When Andrew McCarthy rushed up to Molly Ringwald in the final moments of Pretty In Pink to apologize for being a douchebag and declare his love, it seemed, to many of us growing up in the 1980s, the pinnacle of romance. “I always believed in you,” his Blane tells her Andie, blue-gray eyes brimming with nervous conviction. “I just didn’t believe in me.”
Swoon. If only we can get there, we all thought. Everything will be perfect.
Alas. Andie and Blane will forever stay locked their youthful embrace, O.M.D.’s “If You Leave” soaring on the soundtrack. But for the rest of us, life marches cruelly on, one messy heartache after another, and a future in which we ever get to do it on a cloud without getting pregnant or herpes seems increasingly dim. Even for Andrew McCarthy and Molly Ringwald, who each have new books out about relationships that are less than movie-perfect.
When we catch up with McCarthy at the start of his memoir, The Longest Way Home, it’s been 26 years since he answered a fateful newspaper ad seeking a boy, “eighteen, vulnerable and sensitive.” Since then he’s been through some shit: Rehab, a wrenching divorce, a spate of Lifetime Original Movies. Just to name a few.
But these days he’s working steadily as an actor and director, and, to seemingly everyone’s surprise, has made a side career for himself as a travel writer. (“You’re an actor,” the befuddled editor of National Geographic Traveler says at their initial meeting.) His relationship with his ex-wife has mellowed into an agreeable custody arrangement for their son, and he’s living in harmony with a sunny Irish girlfriend, D, and their young daughter. Seven years went under the bridge, like time was standing still. (Sorry.) All has been well.
But now, D wants to get—gulp—married. “The best thing that you could do is show up,” a friend tells an uneasy McCarthy, who swallows his fear and agrees to the ceremony. But then a funny thing happens. As D starts planning the wedding, McCarthy loads up his schedule with trips to far-flung places: Patagonia, the Amazon, Mount Kilimanjaro. “You do understand that as soon as we decided to get married you’re going as far away as you can get,” his fiancée tells him, leading the way toward an aha moment with all the originality and subtlety of a cartoon light bulb.
McCarthy, it turns out, is—wait for it—afraid of commitment. His reticence has to do with a bunch of things: His overbearing father, who has an uncannily Hughesian manner of speech (“No son of mine is going to be a fucking thespian”); his first marriage, which he found stifling (“I felt like I had to leave 20 percent of myself outside just to walk in the door of our marriage.”); and a (sensitivity-based?) awkwardness that has long caused him to regard himself as a “loner.” There’s more, too. Lots more. And the only way for him to work through it and become a better man, of course, is to set forth on his planned journey—“not to escape the commitment I recently made,” he tells us, “but to gain the insight necessary to bring me home.”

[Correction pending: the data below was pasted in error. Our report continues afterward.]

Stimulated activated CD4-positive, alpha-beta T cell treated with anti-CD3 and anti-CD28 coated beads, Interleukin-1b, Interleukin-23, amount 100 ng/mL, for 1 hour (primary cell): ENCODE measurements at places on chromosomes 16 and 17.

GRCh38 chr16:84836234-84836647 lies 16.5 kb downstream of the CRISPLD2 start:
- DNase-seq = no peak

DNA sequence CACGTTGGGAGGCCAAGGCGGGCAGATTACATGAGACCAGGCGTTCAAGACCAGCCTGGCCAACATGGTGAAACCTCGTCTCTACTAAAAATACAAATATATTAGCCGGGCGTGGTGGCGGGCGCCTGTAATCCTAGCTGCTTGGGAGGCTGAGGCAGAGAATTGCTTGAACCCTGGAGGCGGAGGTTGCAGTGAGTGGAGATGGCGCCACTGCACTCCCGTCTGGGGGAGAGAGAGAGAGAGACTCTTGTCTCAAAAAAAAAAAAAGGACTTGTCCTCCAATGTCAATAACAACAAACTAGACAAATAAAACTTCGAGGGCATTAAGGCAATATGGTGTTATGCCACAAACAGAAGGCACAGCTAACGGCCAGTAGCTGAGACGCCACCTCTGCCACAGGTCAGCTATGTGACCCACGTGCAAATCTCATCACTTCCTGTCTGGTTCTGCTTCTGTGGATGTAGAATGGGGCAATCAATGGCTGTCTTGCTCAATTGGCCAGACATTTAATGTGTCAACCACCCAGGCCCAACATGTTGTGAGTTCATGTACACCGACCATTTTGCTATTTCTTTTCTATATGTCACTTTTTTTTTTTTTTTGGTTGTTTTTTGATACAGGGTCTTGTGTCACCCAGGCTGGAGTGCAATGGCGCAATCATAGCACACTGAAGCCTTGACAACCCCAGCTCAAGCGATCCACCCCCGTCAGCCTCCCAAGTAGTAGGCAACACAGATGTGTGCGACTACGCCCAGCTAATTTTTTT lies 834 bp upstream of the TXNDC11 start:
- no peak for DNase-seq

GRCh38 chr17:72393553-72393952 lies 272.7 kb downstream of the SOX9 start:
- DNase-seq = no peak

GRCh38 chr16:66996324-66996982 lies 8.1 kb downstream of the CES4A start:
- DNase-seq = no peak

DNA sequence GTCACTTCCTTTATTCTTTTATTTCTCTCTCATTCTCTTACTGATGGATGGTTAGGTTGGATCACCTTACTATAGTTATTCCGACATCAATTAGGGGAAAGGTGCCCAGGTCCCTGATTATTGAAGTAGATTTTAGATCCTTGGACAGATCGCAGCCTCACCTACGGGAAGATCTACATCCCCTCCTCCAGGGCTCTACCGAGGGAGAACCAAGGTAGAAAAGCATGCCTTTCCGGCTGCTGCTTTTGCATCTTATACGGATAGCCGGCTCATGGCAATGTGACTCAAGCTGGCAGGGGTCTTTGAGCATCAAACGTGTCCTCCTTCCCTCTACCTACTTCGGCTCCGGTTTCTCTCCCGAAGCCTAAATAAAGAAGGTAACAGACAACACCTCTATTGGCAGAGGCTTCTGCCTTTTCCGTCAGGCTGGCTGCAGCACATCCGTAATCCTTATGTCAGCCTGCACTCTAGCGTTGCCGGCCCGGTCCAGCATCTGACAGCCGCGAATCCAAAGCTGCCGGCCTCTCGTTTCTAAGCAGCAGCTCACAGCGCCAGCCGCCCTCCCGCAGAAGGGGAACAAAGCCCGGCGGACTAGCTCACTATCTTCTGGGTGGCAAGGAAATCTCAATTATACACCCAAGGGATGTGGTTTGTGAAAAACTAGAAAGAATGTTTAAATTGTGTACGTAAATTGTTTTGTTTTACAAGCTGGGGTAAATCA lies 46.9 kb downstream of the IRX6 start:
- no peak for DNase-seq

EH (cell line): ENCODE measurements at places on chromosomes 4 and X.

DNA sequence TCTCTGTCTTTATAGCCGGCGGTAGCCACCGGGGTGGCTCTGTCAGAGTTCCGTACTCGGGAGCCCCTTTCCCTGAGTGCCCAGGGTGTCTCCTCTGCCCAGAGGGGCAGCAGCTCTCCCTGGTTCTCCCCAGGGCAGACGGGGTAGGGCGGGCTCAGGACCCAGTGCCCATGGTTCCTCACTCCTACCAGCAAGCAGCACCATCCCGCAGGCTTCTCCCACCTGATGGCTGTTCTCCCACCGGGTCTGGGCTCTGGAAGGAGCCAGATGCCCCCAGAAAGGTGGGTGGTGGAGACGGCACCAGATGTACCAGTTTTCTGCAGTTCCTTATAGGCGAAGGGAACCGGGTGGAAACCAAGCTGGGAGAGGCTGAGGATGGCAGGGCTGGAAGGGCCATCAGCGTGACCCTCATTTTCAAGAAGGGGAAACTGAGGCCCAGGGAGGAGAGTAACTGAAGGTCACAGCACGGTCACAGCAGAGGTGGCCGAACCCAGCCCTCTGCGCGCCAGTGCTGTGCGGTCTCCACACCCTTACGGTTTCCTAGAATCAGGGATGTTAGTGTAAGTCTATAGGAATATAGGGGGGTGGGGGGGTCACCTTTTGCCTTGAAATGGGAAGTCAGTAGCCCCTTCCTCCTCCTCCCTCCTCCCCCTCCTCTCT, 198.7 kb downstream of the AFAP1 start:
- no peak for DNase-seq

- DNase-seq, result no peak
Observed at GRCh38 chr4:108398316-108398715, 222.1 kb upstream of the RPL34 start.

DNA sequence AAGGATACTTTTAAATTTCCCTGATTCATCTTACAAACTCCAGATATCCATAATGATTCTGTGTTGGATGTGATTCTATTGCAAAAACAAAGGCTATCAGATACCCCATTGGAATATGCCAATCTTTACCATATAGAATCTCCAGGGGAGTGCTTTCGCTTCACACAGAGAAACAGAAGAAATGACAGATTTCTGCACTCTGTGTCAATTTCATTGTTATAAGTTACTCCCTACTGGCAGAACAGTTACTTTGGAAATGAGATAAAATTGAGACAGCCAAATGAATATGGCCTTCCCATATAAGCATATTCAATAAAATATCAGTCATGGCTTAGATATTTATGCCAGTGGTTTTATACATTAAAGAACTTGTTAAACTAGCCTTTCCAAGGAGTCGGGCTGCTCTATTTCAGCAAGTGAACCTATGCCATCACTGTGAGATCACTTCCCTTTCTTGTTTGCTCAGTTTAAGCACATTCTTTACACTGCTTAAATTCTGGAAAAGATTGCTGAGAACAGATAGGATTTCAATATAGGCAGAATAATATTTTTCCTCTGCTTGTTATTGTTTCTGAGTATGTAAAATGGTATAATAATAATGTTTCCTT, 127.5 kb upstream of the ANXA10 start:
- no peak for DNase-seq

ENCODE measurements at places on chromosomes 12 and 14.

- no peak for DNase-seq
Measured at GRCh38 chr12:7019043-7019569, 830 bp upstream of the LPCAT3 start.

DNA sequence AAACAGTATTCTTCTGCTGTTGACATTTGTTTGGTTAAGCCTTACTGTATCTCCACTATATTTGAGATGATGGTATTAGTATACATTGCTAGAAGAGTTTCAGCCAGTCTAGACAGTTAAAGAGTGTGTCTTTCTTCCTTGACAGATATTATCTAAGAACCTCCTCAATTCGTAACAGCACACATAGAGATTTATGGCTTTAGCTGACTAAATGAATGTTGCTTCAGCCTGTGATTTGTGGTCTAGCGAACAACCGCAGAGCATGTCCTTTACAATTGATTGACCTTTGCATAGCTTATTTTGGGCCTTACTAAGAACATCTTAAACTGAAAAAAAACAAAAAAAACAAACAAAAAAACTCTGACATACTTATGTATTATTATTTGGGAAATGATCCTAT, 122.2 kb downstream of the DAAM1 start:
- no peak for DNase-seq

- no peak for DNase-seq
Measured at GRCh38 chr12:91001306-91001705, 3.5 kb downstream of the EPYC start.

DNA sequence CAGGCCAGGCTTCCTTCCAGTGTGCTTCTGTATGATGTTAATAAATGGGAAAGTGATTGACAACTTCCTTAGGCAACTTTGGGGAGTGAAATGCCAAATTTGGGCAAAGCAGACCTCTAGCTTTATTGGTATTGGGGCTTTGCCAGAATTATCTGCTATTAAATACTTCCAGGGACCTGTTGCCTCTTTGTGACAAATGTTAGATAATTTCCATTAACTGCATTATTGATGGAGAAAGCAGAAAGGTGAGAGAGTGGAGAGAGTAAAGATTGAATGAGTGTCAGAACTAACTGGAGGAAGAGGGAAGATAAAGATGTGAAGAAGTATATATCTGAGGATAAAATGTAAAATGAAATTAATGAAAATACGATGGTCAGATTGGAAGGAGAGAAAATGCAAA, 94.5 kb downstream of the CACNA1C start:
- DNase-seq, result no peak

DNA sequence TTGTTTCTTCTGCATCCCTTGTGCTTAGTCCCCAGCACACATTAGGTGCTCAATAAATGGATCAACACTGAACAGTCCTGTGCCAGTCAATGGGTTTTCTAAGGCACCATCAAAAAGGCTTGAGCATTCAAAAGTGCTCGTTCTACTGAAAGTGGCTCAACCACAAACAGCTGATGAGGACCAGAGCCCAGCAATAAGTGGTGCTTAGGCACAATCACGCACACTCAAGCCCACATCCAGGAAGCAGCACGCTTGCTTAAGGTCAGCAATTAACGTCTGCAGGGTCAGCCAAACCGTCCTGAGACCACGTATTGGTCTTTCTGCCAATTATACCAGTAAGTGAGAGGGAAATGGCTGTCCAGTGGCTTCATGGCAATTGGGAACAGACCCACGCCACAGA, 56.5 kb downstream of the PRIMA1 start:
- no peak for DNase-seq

Cue “Desperado” as McCarthy heads off a journey of self-discovery, one that involves much staring into the middle distance, licking of ancient filial wounds, charged but chaste interactions with women with “ample breasts,” and of course, pizza. Specifically: “Papa John’s quatro queso pizza at six-thirty in the morning.” Morning pizza! The taste of freedom! It’s a sensitive-yet-vulnerable man’s rumspringa interrupted only by the occasional pang of conscience.
Often, a sudden recollection of responsibilities back home falls down on me hard, like a burden I’ve neglected that needs my attention. Feelings of guilt and affection, resentment and love, will often vie for dominance in my suddenly addled mind, but tonight, retrieving my bicycle and pedaling along the dirt road to my bungalow by the sea under a dripping gauze of stars...
Ugh. McCarthy’s editor had it right: He’s not a writer, he’s an actor. That said, the observational skills he’s developed in his primary career are useful when he’s describing the characters he meets on the road, who come alive with just a few gestures, like that editor, “a barrel-chested lion of a man with a mane of silver hair” who agreed to meet him at an East Village bar but clearly didn’t take him at all seriously. “Can you even write?” he asks McCarthy, “looking at a young woman down the bar.”
Unfortunately, most of McCarthy’s observations are focused on himself, and his examinations of his own ambivalence are about as interesting as a stoned person’s description of a rug pattern. “Getting married would be an acknowledgement of who I am rather than clinging to what I had,” he thinks at one point.
On the other hand, I’m an accumulation of all my past, and if in getting married I leave it behind, I don’t know what I take forward. If I let go of my past, I’m uncertain what I have to offer. If I’m not that person, then who am I?
At this point, I’d have flown to the Amazon just to strangle him. McCarthy’s publisher is billing The Long Journey Home as a male version of Eat, Pray, Love, and it’s possible that McCarthy’s long, lonely trek around the world will fulfill a similar kind of wish-fulfillment fantasy for some men. For the rest of us, a story about a man-child who feels trapped and underappreciated by his family and just wants five minutes to himself is joyless and familiar, like watching a Judd Apatow movie with all of the poop jokes cut out.
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